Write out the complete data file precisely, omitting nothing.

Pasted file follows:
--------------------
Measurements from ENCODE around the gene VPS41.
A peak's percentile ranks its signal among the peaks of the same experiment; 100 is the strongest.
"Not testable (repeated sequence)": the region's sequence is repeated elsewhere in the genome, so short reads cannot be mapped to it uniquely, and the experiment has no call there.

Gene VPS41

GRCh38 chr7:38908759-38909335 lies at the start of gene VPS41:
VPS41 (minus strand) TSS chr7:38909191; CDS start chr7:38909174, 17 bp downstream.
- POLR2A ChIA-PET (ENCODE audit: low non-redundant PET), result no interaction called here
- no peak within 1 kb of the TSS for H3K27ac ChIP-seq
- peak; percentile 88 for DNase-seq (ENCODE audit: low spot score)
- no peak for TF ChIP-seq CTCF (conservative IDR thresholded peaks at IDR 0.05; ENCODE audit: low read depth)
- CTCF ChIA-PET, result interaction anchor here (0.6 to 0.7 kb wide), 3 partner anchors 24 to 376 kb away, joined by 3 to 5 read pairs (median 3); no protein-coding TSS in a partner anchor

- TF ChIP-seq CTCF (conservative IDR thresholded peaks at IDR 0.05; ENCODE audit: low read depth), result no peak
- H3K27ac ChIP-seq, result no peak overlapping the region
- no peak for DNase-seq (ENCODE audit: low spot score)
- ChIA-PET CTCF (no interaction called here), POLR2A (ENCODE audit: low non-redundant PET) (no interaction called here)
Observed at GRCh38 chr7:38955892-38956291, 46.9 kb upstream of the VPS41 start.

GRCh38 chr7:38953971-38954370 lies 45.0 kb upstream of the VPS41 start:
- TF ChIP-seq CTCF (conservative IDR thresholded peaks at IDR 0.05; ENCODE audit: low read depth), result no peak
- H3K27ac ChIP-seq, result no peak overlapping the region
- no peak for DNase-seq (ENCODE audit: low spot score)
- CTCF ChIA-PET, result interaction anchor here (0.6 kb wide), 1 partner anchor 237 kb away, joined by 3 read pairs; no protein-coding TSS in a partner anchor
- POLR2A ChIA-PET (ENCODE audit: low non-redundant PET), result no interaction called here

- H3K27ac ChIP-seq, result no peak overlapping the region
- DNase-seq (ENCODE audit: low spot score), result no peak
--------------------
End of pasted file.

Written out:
Measurements from ENCODE around the gene VPS41.
A peak's percentile ranks its signal among the peaks of the same experiment; 100 is the strongest.
"Not testable (repeated sequence)": the region's sequence is repeated elsewhere in the genome, so short reads cannot be mapped to it uniquely, and the experiment has no call there.

Gene VPS41

GRCh38 chr7:38908759-38909335 lies at the start of gene VPS41:
VPS41 (minus strand) TSS chr7:38909191; CDS start chr7:38909174, 17 bp downstream.
- POLR2A ChIA-PET (ENCODE audit: low non-redundant PET), result no interaction called here
- no peak within 1 kb of the TSS for H3K27ac ChIP-seq
- peak; percentile 88 for DNase-seq (ENCODE audit: low spot score)
- no peak for TF ChIP-seq CTCF (conservative IDR thresholded peaks at IDR 0.05; ENCODE audit: low read depth)
- CTCF ChIA-PET, result interaction anchor here (0.6 to 0.7 kb wide), 3 partner anchors 24 to 376 kb away, joined by 3 to 5 read pairs (median 3); no protein-coding TSS in a partner anchor

- TF ChIP-seq CTCF (conservative IDR thresholded peaks at IDR 0.05; ENCODE audit: low read depth), result no peak
- H3K27ac ChIP-seq, result no peak overlapping the region
- no peak for DNase-seq (ENCODE audit: low spot score)
- ChIA-PET CTCF (no interaction called here), POLR2A (ENCODE audit: low non-redundant PET) (no interaction called here)
Observed at GRCh38 chr7:38955892-38956291, 46.9 kb upstream of the VPS41 start.

GRCh38 chr7:38953971-38954370 lies 45.0 kb upstream of the VPS41 start:
- TF ChIP-seq CTCF (conservative IDR thresholded peaks at IDR 0.05; ENCODE audit: low read depth), result no peak
- H3K27ac ChIP-seq, result no peak overlapping the region
- no peak for DNase-seq (ENCODE audit: low spot score)
- CTCF ChIA-PET, result interaction anchor here (0.6 kb wide), 1 partner anchor 237 kb away, joined by 3 read pairs; no protein-coding TSS in a partner anchor
- POLR2A ChIA-PET (ENCODE audit: low non-redundant PET), result no interaction called here

- H3K27ac ChIP-seq, result no peak overlapping the region
- DNase-seq (ENCODE audit: low spot score), result no peak